v. to go through thoroughly
v. to skim or read in a leisurely way
Here is an example of a word that has become an auto-antonym through simple misuse. Thanks to John Kuhner for bringing this one to my attention a long time ago. The word, from its very origins circa 1533, has always meant to go through with great care. One would peruse (Latin for “go through”) something, by definition, closely, most commonly a book.
Many people have learned the word incorrectly, and it is quite common to hear someone use it to mean to skim something, or to peruse in a leisurely, and not necessarily careful way. This was my original understanding of the word. The Webster and Collins dictionary use this as the final definition (often left to common-use definitions). The Oxford dictionaries deny this as an acceptable definition at all. My dictionary widget from Random House won’t give the second definition an entry, but it will acknowledge its common acceptance in a usage note. It asserts that people who use it this way are wrong. Dictionary.com’s entry, from the American Heritage Dictionary, also has a usage note. In this they refer to a Star Chamberish “Usage Panel.” The panel has slowly been wearing down on this secondary definition. In 1988, 66% of the panel rejected this defintion. In 1999, only 58% did.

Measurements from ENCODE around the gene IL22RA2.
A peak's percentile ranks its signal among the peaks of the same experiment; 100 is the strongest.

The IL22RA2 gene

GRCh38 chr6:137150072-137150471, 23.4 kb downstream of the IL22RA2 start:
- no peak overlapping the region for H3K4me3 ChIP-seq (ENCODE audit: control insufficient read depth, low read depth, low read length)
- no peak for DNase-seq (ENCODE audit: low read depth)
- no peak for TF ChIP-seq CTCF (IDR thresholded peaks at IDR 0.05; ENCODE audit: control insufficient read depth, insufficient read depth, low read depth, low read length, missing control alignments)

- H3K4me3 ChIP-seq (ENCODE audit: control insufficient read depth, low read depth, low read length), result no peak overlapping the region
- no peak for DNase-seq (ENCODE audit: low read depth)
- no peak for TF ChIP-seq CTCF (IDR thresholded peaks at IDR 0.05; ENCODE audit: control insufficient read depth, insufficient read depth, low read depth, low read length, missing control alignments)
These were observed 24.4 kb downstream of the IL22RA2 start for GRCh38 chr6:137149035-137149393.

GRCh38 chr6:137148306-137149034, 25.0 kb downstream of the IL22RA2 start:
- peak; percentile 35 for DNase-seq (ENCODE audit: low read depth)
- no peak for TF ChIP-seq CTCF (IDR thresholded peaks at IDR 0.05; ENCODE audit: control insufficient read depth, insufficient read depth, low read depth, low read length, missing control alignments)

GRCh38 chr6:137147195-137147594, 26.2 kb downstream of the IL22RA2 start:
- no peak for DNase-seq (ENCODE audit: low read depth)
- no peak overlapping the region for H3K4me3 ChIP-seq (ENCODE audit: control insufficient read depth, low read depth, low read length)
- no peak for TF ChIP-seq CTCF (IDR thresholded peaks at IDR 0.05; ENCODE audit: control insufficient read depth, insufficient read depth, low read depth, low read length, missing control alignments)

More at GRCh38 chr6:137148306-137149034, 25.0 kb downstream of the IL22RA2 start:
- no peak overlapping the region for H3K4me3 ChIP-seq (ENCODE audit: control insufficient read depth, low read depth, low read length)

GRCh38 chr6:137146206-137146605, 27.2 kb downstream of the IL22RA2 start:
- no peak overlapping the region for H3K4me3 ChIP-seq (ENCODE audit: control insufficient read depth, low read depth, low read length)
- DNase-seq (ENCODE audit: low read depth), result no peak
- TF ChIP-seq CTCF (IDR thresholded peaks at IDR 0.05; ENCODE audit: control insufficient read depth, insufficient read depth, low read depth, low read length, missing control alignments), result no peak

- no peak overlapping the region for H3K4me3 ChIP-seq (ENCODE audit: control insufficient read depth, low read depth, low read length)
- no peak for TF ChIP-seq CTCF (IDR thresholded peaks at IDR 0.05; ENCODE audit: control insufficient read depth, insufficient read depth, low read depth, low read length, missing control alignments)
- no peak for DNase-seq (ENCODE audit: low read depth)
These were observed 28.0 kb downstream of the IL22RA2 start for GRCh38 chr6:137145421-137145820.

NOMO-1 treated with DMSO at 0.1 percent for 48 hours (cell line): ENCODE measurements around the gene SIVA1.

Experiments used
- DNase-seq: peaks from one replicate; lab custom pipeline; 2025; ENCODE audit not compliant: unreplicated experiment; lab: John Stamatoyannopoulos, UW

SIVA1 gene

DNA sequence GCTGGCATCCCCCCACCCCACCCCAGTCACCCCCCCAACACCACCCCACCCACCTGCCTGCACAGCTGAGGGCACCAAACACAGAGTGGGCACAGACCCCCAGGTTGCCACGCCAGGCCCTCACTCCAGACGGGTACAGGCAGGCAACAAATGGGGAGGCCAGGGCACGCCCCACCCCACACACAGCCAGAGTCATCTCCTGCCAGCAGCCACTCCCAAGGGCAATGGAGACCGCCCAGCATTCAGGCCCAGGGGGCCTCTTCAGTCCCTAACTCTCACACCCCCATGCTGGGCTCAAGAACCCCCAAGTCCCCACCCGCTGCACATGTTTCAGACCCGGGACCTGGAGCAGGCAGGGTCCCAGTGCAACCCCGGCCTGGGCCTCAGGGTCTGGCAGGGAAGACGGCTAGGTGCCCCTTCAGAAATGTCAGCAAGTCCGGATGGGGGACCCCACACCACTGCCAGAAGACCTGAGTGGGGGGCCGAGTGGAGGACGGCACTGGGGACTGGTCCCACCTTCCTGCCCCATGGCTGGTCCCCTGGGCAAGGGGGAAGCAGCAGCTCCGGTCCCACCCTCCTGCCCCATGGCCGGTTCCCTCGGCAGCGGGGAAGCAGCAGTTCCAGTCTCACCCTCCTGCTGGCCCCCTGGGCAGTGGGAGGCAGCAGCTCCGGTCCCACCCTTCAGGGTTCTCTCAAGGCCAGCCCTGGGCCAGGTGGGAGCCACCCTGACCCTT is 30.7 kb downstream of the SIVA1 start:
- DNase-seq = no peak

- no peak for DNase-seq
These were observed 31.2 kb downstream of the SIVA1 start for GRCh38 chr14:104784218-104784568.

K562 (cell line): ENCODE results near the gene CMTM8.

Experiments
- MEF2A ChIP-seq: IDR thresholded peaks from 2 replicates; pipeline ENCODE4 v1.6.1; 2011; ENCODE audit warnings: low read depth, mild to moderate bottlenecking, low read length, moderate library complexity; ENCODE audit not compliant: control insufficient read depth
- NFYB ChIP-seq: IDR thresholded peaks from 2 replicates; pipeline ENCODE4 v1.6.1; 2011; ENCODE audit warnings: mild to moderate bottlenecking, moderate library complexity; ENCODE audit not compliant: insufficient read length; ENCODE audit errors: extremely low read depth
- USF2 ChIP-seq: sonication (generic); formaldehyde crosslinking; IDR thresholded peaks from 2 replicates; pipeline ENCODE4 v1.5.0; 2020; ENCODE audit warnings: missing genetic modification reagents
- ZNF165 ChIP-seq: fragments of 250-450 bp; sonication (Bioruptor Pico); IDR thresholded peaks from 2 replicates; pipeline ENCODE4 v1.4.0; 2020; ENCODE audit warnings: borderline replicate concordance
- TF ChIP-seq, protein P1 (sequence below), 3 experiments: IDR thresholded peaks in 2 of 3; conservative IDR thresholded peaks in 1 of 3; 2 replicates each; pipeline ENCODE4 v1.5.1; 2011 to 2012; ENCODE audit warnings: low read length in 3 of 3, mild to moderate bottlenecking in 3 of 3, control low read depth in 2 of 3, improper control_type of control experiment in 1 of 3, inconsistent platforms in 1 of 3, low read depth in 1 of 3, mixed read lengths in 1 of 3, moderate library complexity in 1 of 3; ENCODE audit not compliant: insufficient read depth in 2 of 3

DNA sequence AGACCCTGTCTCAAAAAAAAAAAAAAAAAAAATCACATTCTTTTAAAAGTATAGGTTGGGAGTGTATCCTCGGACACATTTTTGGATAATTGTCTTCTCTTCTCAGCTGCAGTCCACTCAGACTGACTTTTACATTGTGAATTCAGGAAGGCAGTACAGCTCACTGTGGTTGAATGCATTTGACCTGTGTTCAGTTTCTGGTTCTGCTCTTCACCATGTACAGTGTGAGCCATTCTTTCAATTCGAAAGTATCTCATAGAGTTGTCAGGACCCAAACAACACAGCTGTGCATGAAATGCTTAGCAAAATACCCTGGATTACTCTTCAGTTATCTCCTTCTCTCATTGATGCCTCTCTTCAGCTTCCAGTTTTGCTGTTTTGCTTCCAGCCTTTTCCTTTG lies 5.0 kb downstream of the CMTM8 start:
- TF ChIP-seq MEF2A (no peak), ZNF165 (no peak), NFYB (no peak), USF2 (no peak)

Here is the problem. If almost half of the expert-level English speakers (assuming this Usage Panel consists of “experts” and not schmos like me) use this word to mean contradictory things, than how could the word be of any use? At least with cleave, there is the addition of a preposition in the adhere definition. If someone asks you to peruse something, there is no way to know the level of effort they are requesting. Word purists will insist on the 1533 definition, but unless they are only planning to talk to each other, the problem remains.